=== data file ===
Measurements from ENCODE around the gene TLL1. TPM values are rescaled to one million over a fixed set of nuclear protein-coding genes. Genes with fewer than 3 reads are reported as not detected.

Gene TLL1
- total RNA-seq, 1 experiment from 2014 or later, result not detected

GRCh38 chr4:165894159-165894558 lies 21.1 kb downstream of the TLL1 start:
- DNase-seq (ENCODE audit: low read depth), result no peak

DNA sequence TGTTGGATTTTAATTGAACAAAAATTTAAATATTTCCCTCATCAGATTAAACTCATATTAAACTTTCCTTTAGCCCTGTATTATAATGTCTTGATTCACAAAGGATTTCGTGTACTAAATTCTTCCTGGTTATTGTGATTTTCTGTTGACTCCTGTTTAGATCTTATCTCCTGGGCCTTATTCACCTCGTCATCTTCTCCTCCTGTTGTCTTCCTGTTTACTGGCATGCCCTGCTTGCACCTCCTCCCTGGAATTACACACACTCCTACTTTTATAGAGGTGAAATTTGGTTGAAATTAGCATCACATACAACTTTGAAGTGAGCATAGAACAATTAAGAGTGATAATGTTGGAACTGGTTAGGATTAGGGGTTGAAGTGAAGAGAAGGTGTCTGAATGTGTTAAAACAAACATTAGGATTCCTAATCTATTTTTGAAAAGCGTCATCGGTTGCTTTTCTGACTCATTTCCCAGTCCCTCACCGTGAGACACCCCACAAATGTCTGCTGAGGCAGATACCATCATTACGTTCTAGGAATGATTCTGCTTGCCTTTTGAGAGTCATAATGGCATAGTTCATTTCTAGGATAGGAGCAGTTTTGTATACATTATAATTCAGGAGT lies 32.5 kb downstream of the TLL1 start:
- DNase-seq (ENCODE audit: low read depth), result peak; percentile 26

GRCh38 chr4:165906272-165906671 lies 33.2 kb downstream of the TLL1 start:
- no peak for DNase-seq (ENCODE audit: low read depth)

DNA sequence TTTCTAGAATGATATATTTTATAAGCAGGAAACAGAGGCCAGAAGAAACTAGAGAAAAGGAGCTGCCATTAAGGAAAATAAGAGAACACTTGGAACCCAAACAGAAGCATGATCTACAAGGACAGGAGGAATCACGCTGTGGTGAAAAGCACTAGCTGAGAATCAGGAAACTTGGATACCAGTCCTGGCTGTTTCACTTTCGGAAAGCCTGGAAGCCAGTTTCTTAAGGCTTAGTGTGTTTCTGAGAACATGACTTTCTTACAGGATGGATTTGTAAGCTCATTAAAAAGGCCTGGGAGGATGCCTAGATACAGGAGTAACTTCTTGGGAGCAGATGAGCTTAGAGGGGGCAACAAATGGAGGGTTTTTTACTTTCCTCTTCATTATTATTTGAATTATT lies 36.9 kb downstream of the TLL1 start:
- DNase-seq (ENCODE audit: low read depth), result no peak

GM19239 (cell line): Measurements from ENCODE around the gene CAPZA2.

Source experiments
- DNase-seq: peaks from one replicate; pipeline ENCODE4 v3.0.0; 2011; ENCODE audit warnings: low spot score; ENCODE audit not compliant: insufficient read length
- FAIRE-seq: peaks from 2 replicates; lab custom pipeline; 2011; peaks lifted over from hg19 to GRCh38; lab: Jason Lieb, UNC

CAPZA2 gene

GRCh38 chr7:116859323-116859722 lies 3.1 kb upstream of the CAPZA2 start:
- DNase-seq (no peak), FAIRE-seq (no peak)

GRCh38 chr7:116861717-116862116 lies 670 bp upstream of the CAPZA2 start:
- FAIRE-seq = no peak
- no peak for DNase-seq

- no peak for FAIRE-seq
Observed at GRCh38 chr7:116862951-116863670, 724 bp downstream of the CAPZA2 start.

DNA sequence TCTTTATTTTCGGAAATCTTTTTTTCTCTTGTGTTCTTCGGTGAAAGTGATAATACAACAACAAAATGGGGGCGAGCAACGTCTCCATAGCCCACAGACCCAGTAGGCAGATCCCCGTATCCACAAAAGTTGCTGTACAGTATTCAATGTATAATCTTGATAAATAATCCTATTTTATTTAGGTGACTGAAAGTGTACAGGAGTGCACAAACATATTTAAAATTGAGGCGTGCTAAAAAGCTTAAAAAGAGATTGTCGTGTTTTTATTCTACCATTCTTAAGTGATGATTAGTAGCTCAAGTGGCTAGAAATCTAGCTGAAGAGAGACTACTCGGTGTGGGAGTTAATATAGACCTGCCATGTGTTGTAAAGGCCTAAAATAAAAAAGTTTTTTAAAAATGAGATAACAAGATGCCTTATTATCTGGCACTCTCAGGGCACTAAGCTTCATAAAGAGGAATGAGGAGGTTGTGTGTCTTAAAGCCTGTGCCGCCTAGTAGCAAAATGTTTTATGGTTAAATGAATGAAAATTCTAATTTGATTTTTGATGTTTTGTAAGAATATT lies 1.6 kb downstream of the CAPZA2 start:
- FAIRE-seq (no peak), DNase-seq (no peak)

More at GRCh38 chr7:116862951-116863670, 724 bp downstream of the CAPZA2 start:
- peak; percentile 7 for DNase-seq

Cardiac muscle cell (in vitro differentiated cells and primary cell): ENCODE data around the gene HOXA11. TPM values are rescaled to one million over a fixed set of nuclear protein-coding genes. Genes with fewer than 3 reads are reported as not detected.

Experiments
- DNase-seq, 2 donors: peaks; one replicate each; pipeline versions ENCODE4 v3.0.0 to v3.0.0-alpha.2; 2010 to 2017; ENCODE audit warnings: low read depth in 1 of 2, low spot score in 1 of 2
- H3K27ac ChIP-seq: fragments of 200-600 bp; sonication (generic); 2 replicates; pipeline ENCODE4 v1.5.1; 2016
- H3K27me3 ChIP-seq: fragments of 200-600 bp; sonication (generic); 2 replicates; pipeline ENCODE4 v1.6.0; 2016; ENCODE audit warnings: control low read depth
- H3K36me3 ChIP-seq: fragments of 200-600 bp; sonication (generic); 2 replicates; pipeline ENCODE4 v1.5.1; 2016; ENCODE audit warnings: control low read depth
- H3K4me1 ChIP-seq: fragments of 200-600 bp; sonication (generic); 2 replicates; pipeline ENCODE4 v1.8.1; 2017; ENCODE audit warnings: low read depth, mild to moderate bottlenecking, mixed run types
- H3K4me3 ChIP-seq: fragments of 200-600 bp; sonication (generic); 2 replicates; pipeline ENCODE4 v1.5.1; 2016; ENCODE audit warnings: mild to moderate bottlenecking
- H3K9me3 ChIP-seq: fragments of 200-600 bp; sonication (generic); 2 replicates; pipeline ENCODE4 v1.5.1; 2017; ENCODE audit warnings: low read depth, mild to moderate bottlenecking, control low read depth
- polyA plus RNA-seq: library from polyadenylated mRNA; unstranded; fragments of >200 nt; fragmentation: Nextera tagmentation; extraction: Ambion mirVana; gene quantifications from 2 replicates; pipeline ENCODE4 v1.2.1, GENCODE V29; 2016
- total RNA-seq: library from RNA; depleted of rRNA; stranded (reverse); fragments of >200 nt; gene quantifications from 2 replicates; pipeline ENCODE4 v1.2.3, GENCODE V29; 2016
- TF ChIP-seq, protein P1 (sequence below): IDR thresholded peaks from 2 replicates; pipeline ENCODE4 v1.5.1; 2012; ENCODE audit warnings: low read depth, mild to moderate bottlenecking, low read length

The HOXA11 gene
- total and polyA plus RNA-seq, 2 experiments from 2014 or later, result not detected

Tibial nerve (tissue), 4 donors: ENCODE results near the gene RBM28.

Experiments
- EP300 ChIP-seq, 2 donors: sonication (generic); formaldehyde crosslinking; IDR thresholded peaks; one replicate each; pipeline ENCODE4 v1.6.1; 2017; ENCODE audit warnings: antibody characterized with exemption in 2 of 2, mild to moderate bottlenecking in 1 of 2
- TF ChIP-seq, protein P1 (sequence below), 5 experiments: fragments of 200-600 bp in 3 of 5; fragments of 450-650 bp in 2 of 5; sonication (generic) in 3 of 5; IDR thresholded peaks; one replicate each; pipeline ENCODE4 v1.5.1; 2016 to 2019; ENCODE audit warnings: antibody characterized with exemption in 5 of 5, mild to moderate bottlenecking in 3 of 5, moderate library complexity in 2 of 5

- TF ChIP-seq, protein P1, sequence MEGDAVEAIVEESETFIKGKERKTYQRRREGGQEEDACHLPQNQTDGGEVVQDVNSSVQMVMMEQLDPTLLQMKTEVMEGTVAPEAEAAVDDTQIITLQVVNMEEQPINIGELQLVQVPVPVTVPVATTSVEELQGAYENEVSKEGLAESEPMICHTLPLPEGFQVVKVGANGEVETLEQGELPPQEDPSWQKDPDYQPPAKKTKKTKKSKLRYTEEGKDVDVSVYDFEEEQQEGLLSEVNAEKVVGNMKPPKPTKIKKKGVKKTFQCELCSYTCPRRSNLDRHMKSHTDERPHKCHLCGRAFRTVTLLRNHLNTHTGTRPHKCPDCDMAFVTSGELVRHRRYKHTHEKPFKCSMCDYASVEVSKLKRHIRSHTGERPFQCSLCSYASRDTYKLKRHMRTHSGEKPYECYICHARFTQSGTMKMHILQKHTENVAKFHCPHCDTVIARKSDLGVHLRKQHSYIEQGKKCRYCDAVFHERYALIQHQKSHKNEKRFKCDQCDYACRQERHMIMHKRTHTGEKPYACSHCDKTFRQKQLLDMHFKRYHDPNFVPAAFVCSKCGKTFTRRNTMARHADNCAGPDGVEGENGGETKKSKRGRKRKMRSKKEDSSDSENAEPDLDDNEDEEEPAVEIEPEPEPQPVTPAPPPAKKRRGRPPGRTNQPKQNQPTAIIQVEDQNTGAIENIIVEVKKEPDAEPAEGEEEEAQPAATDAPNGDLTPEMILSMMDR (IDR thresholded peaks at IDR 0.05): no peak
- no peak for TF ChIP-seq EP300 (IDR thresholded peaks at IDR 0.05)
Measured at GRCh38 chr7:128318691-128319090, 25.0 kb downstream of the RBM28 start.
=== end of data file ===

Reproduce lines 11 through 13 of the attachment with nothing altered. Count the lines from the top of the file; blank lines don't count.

- DNase-seq (ENCODE audit: low read depth), result no peak

GM19239 (cell line): Measurements from ENCODE around the gene CAPZA2.

Source experiments